India’s HAL has commenced work on the development of the Hindustan Lead-Fighter Trainer program that will be based on the two-seater trainer version of the Tejas Mk1. HLFT-42 program is seen as a bridge to get rid of conversion types altogether from all fighter jet types that the Indian air force plans to acquire soon so that pilots will be familiar with jets that they will eventually fly in their squadrons.

HAL is developing this program keeping a close eye on the export market where Boeing-Saab developed T-7 Red Hawk is likely to storm the market soon and will challenge current the market leader in this segment, that is Korean developed T-50 Golden Eagle.

When it comes to the Trainer aircraft market everything boils down to price and how affordable they are not only to own but also to operate. Boeing–Saab T-7 Red Hawk due to massive USAF order already has breached $20 million mark and will cost just $19.3 million per unit, that will severally under cut T-50A that has been selling at $21-25 million per unit as per customizable configuration. Recently IAF placed orders for 10 LCA-Tejas Trainer that had a unit cost of $35 million while it was just a conversion two-seater aircraft to be used by pilots at the squadron level, an HLFT-42 based out of it will need to be much cheaper than this to be marketable.

All three Trainer are to be powered by General Electric F404 afterburning turbofan that will contribute to 30% of the overhaul costs of each jet and it will be difficult to cut cost here unless GTRE developed 80kN Kaveri engine can be adopted and cost less by $3-4 million then F-404 engines, which will be a huge task since the engine has been under development for ages now but recent advancement in the program suggests that engine certification might be completed by 2025.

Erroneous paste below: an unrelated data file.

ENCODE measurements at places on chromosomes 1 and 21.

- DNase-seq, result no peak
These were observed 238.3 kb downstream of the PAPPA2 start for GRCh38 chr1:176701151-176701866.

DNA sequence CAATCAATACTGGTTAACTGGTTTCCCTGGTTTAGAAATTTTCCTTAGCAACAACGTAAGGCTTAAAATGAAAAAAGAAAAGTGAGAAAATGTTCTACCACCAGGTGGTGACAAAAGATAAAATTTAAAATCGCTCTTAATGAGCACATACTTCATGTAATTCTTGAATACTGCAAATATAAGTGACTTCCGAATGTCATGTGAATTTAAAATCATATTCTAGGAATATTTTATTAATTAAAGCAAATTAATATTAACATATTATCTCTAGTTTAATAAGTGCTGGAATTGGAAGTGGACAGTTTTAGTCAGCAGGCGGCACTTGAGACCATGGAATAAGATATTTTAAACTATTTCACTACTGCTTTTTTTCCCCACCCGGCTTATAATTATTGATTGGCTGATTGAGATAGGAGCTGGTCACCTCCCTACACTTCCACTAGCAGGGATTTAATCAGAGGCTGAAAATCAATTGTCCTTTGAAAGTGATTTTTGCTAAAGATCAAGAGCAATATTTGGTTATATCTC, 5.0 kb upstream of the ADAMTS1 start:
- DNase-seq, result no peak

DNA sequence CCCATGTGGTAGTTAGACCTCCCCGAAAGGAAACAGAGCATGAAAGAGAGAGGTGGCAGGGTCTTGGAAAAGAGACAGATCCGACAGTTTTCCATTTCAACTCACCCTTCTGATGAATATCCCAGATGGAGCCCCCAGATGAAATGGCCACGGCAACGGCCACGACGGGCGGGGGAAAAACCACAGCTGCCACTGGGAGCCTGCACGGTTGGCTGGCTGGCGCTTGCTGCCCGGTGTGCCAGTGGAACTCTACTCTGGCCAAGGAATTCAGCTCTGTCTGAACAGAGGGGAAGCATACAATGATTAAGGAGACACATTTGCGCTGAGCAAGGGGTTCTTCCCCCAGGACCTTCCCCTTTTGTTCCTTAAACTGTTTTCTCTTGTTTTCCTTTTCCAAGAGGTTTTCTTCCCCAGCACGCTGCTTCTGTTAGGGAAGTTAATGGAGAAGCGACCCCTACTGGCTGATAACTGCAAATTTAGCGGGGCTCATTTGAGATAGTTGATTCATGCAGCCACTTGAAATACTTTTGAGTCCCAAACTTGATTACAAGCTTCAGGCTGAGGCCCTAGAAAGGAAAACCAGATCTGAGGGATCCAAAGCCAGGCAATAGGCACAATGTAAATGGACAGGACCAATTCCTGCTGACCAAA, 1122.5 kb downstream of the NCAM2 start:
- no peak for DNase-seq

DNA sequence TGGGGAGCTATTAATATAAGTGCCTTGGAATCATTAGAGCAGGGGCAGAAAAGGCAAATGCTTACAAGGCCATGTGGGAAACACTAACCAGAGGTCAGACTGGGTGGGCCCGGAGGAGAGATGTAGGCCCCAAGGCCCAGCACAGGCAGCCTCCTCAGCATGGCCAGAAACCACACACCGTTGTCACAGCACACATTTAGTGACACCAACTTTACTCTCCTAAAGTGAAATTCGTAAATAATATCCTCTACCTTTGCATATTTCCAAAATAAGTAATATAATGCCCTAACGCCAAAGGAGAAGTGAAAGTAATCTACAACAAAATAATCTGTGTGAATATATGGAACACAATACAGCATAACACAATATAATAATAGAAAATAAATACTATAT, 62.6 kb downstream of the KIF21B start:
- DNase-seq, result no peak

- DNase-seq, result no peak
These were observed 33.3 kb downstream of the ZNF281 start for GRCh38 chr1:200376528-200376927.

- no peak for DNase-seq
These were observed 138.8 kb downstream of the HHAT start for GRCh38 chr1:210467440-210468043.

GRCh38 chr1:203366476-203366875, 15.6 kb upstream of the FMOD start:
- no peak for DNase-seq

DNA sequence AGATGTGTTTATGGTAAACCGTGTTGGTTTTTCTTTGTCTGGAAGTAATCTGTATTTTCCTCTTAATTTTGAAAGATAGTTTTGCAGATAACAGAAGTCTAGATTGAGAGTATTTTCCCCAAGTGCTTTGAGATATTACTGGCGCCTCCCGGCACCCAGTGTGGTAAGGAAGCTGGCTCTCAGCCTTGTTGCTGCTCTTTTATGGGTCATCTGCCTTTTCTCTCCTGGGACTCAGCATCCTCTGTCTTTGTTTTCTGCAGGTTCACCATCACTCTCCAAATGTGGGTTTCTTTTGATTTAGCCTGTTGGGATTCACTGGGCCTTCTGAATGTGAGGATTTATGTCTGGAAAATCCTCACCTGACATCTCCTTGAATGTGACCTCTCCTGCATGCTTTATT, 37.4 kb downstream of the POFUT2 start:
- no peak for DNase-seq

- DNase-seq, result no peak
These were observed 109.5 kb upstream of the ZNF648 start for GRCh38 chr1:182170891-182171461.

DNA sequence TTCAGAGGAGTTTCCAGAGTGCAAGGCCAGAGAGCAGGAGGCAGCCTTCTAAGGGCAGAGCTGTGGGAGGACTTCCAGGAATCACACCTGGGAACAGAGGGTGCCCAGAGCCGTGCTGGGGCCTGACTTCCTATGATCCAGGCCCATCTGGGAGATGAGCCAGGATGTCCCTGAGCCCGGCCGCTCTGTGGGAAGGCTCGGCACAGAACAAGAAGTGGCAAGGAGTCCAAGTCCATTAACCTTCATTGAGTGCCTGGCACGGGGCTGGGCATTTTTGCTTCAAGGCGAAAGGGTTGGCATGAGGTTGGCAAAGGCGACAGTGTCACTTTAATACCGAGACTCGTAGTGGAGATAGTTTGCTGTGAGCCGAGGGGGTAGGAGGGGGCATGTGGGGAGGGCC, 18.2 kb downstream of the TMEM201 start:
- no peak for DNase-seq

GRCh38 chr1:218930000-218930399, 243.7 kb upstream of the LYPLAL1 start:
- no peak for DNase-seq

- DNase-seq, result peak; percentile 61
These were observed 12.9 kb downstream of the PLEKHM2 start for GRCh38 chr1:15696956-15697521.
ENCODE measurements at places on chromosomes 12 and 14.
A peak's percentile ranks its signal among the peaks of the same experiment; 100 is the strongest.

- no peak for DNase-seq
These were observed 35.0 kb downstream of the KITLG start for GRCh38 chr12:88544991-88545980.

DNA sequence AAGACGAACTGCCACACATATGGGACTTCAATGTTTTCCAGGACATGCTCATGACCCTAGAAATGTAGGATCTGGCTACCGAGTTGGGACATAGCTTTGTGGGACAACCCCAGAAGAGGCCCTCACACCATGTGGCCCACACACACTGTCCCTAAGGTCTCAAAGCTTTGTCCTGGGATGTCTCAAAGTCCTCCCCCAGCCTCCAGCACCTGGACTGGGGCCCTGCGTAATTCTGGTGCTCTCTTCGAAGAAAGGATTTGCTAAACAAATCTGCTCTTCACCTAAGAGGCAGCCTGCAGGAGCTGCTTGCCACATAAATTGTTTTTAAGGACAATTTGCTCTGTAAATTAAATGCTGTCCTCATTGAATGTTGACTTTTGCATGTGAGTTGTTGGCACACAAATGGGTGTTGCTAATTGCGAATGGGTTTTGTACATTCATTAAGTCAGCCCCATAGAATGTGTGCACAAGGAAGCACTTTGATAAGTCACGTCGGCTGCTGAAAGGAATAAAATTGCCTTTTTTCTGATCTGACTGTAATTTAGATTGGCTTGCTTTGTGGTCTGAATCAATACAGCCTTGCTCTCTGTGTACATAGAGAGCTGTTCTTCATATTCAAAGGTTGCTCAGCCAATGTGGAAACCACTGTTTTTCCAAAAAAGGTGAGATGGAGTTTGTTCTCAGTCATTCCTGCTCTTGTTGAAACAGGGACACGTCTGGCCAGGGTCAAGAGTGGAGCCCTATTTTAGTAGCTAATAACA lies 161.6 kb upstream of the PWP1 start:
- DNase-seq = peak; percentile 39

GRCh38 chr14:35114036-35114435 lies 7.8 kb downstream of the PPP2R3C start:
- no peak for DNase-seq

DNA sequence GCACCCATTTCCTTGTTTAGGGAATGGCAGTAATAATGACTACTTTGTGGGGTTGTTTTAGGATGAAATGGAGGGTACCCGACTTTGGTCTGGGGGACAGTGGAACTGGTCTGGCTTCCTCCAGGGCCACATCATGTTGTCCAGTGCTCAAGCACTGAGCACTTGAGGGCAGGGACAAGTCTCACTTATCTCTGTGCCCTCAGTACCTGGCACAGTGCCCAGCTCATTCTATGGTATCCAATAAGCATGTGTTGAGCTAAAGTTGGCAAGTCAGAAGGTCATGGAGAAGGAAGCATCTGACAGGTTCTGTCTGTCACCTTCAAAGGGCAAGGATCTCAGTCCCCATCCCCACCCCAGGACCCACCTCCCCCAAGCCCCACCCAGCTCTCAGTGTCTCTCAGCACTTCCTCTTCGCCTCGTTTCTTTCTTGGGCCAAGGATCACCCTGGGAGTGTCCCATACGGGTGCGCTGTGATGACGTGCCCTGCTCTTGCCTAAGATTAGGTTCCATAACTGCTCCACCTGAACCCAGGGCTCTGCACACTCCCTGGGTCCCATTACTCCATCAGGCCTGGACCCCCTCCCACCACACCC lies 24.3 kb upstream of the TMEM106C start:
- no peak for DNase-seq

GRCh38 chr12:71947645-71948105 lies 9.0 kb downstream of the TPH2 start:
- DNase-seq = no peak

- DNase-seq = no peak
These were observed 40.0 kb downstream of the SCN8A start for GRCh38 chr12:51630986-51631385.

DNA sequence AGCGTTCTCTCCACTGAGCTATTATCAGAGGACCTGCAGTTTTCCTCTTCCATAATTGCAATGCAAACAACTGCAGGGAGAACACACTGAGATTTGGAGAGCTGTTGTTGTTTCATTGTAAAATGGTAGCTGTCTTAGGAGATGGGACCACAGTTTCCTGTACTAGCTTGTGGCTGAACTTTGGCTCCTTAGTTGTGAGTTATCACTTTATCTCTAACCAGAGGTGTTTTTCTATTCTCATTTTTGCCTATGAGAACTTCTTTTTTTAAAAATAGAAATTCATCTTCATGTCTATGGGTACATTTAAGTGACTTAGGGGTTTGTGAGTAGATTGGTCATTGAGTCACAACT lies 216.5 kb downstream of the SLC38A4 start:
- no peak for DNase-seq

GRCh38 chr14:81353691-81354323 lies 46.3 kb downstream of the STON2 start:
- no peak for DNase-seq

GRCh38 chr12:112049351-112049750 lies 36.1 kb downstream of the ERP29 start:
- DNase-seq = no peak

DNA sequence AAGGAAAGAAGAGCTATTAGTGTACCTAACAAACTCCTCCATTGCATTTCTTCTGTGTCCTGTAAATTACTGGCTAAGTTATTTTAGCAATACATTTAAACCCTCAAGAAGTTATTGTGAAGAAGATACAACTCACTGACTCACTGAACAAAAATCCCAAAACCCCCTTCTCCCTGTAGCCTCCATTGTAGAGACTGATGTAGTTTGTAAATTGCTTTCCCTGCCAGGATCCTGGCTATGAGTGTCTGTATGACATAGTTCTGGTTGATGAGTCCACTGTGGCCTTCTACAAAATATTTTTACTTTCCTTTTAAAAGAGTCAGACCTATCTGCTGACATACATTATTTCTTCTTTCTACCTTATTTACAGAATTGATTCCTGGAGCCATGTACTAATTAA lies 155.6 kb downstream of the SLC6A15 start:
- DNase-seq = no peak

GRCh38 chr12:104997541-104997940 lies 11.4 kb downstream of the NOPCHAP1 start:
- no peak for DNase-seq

HAL will need to adopt a digitized production line to build the aircraft with minimal tooling which will also reduce the need for technician’s input that will be reducing manpower hours required to develop them thus indirectly reducing its manufacturing costs. Another way to reduce manufacturing costs is to reduce the cost of systems and equipment which can be achieved if they are further outsourced to industrial partners. reducing imported components and replacing them with locally made ones will also help reduce its costs.

The material cost of the aircraft should also be under control for that high usage of the composite should be looked upon, Tejas airframe is 45% composites (mostly carbon-epoxy) and due to high Raw material import costs, it won’t be able to offer HLFT-42 at such price points for it, unless it is willing to look at reducing composites in the aircraft and look to including more Aluminum and steel.

Boeing-Saab achieved $19.3 million per unit cost of T-7 Red Hawk because it has very little composite. It’s an all-metal aircraft. T-7 is made of old-fashioned metal and using 3D digital printing Boeing claims this aircraft can be assembled in 80% less time than other jets in a similar class which is why it will make the trainer untouchable in price and operating costs.

LIFT market is small but it will change fast since many countries are looking to phase out their Advance jet trainers like Hawks and Alpha jets and transition their air force into supersonic fighter trainer aircraft and will procure T-7 once USAF inducts them and many countries will follow the trend and will be seeking to procure Lead-Fighter Trainer jets also for their air force. T-7 when it enters the market eventually will be difficult to beat it in the price it will be offered but HAL can come up with HLFT-42 that offers more in technology for a price point that will make many countries have second thoughts about the procuring T-7 or T-50, for that it needs to innovate and come up with solutions fast and the sweet price point will be $23-25 million per unit.

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Article by DEEPAK HILORI ,  cannot be republished Partially or Full without consent from Writer or